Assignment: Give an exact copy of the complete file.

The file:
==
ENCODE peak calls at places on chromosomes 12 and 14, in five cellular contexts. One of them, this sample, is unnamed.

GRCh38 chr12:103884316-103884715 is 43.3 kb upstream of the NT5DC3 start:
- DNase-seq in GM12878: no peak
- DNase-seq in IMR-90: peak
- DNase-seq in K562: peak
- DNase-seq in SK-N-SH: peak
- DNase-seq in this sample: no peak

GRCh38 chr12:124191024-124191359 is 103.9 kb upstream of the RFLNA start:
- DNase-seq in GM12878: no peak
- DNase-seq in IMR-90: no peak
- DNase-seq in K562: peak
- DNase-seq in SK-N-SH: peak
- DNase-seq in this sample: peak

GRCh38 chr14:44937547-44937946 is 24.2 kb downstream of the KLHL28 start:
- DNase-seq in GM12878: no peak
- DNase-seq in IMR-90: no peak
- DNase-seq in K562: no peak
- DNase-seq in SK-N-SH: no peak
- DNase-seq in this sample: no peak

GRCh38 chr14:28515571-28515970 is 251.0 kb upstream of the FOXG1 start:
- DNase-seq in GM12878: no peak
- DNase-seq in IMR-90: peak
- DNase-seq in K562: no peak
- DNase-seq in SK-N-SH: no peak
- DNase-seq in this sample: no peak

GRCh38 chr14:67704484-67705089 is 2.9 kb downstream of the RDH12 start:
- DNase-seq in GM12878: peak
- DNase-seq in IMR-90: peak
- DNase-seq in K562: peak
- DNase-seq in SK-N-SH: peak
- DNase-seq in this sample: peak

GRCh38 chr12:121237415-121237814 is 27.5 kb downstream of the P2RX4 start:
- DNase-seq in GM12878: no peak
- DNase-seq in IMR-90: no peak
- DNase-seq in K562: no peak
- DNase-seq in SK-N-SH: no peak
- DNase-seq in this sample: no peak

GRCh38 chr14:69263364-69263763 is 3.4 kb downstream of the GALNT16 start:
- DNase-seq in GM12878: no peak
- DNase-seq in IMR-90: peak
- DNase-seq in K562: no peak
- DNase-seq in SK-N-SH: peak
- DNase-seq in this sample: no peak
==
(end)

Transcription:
ENCODE peak calls at places on chromosomes 12 and 14, in five cellular contexts. One of them, this sample, is unnamed.

GRCh38 chr12:103884316-103884715 is 43.3 kb upstream of the NT5DC3 start:
- DNase-seq in GM12878: no peak
- DNase-seq in IMR-90: peak
- DNase-seq in K562: peak
- DNase-seq in SK-N-SH: peak
- DNase-seq in this sample: no peak

GRCh38 chr12:124191024-124191359 is 103.9 kb upstream of the RFLNA start:
- DNase-seq in GM12878: no peak
- DNase-seq in IMR-90: no peak
- DNase-seq in K562: peak
- DNase-seq in SK-N-SH: peak
- DNase-seq in this sample: peak

GRCh38 chr14:44937547-44937946 is 24.2 kb downstream of the KLHL28 start:
- DNase-seq in GM12878: no peak
- DNase-seq in IMR-90: no peak
- DNase-seq in K562: no peak
- DNase-seq in SK-N-SH: no peak
- DNase-seq in this sample: no peak

GRCh38 chr14:28515571-28515970 is 251.0 kb upstream of the FOXG1 start:
- DNase-seq in GM12878: no peak
- DNase-seq in IMR-90: peak
- DNase-seq in K562: no peak
- DNase-seq in SK-N-SH: no peak
- DNase-seq in this sample: no peak

GRCh38 chr14:67704484-67705089 is 2.9 kb downstream of the RDH12 start:
- DNase-seq in GM12878: peak
- DNase-seq in IMR-90: peak
- DNase-seq in K562: peak
- DNase-seq in SK-N-SH: peak
- DNase-seq in this sample: peak

GRCh38 chr12:121237415-121237814 is 27.5 kb downstream of the P2RX4 start:
- DNase-seq in GM12878: no peak
- DNase-seq in IMR-90: no peak
- DNase-seq in K562: no peak
- DNase-seq in SK-N-SH: no peak
- DNase-seq in this sample: no peak

GRCh38 chr14:69263364-69263763 is 3.4 kb downstream of the GALNT16 start:
- DNase-seq in GM12878: no peak
- DNase-seq in IMR-90: peak
- DNase-seq in K562: no peak
- DNase-seq in SK-N-SH: peak
- DNase-seq in this sample: no peak